Labor Pains: Because Being in a Union can be Painful

The Nuclear Option is Bad…Good…Okay Sometimes…

2035478770_be44a99e4cNLRB nominations are only a problem when Republicans nominate them. Pro-labor, anti-labor, it doesn’t matter; Senate Majority Leader Harry Reid only plays partisan politics. For the first time in American history, Senator Reid is seriously considering invoking the “nuclear option.” The nuclear option removes the power to filibuster and moves the required votes for a Senate confirmation from 60 votes to a simple majority of 51 votes. Without the filibuster, the Senate could railroad through nominees without opposition, effectively fulfilling the Democrats’ election promises to big labor. According to Politico, “Reid is also under tremendous pressure from big Democratic donors to employ the nuclear option.” One can only wonder who those donors are.

Reid’s opinion on the nuclear option has changed drastically in the past eight years. Well, his opinion on the president’s ability to have “the team they want” changes by the day. Senator Reid recently said, “Shouldn’t (presidents) be able to have the team they want? That’s what this is all about. This is about making Washington work regardless of who’s the president.” Oddly enough, Senator Reid was singing a different tune in 2005. He claims he “ate sh*t” by allowing votes on President Bush’s nominees. However, while speaking out against the nuclear option, he commented, “I would never, ever consider breaking the rules to change the rules…in the process we cannot give up the basic rights this country and this Senate have had for more than 200 years.” Which is it Mr. Reid? Do we follow Senate procedure or do we not?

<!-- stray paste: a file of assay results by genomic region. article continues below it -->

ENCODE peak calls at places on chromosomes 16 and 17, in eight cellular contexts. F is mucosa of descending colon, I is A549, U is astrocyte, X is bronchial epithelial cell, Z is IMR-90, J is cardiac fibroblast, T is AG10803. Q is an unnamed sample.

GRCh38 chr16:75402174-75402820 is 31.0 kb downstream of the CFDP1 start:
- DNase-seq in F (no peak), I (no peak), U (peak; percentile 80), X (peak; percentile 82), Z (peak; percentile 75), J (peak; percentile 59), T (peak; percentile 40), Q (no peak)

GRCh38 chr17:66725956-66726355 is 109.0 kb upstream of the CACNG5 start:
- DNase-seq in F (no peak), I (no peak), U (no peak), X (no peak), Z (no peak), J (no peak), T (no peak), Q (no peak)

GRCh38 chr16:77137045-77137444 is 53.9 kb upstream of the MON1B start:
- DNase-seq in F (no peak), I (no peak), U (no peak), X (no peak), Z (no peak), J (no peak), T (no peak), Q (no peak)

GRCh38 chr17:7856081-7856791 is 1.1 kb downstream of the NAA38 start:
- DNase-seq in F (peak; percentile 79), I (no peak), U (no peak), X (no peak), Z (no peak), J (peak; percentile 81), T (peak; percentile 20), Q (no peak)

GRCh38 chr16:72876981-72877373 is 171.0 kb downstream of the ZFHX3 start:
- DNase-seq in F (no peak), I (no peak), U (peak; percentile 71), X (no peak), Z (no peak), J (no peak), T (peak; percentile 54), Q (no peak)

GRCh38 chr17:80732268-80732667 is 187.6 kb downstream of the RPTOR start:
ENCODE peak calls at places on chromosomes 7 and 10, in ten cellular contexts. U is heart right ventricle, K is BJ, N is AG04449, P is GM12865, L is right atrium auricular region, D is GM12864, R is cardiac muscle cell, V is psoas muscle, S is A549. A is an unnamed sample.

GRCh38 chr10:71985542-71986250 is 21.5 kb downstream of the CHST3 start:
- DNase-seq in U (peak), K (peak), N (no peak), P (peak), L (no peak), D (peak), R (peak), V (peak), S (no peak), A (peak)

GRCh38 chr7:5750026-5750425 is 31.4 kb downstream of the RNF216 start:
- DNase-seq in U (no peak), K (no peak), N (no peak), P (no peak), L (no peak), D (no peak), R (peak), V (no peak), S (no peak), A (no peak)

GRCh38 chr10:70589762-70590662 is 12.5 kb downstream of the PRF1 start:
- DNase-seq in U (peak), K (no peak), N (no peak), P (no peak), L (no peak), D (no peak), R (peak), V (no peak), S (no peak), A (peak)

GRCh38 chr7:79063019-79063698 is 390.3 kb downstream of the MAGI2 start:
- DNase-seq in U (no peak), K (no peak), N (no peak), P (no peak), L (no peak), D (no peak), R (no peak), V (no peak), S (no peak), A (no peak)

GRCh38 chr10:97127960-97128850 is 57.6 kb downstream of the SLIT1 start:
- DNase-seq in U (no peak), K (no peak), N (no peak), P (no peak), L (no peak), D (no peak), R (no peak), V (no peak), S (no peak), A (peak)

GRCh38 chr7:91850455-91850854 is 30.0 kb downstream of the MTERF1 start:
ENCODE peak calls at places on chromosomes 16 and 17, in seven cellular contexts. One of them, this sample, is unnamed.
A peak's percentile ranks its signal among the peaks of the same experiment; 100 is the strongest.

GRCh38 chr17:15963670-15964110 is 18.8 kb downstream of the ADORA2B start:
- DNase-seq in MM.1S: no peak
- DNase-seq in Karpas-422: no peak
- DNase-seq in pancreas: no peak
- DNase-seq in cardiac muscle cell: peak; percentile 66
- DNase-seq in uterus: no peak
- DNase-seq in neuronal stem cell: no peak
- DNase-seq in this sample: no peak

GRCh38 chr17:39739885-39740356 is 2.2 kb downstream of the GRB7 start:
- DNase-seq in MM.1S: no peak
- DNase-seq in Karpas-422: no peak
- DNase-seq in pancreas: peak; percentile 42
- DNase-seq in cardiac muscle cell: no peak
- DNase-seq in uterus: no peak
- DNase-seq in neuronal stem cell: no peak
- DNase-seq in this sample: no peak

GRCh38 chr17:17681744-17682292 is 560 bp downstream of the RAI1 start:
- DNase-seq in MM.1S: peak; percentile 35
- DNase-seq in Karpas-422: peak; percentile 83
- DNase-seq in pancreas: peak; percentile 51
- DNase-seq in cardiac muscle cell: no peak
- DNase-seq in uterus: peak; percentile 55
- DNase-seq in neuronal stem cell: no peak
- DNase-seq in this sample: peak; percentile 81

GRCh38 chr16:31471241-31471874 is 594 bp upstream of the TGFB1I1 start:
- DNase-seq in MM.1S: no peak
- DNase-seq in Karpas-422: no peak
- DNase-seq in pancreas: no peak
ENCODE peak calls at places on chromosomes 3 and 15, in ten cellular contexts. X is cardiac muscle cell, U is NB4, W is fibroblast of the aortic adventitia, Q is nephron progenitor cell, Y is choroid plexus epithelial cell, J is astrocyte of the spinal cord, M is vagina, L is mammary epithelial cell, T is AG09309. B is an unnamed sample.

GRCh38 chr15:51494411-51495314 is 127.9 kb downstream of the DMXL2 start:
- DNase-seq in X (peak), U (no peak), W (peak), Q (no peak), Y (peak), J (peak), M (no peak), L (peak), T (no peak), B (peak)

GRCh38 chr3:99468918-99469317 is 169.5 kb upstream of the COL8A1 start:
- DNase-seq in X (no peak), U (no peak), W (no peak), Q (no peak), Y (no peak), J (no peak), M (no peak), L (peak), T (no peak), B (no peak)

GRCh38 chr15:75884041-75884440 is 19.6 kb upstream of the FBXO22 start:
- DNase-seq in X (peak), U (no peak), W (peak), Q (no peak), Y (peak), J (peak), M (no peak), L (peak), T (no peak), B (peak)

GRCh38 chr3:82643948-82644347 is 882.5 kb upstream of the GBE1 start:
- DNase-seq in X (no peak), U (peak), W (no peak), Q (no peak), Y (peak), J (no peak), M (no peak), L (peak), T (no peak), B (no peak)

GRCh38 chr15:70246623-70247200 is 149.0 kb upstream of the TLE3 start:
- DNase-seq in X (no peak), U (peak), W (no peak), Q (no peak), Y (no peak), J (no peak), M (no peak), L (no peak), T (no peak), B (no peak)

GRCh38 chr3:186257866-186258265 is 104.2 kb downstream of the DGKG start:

The nuclear option sets a dangerous precedent for Senate procedure as well as regulatory politics in America. With free reign to nominate whom he pleases, the President can place a controlling pro-labor majority on the National Labor Relations Board to create more arbitrary rules for the courts to strike down. Recess appointments only last until the next Senate recess, but a confirmed NLRB appointment will last for five years. Without the check of power provided by the supermajority, labor will be written a blank check and will go largely unopposed.


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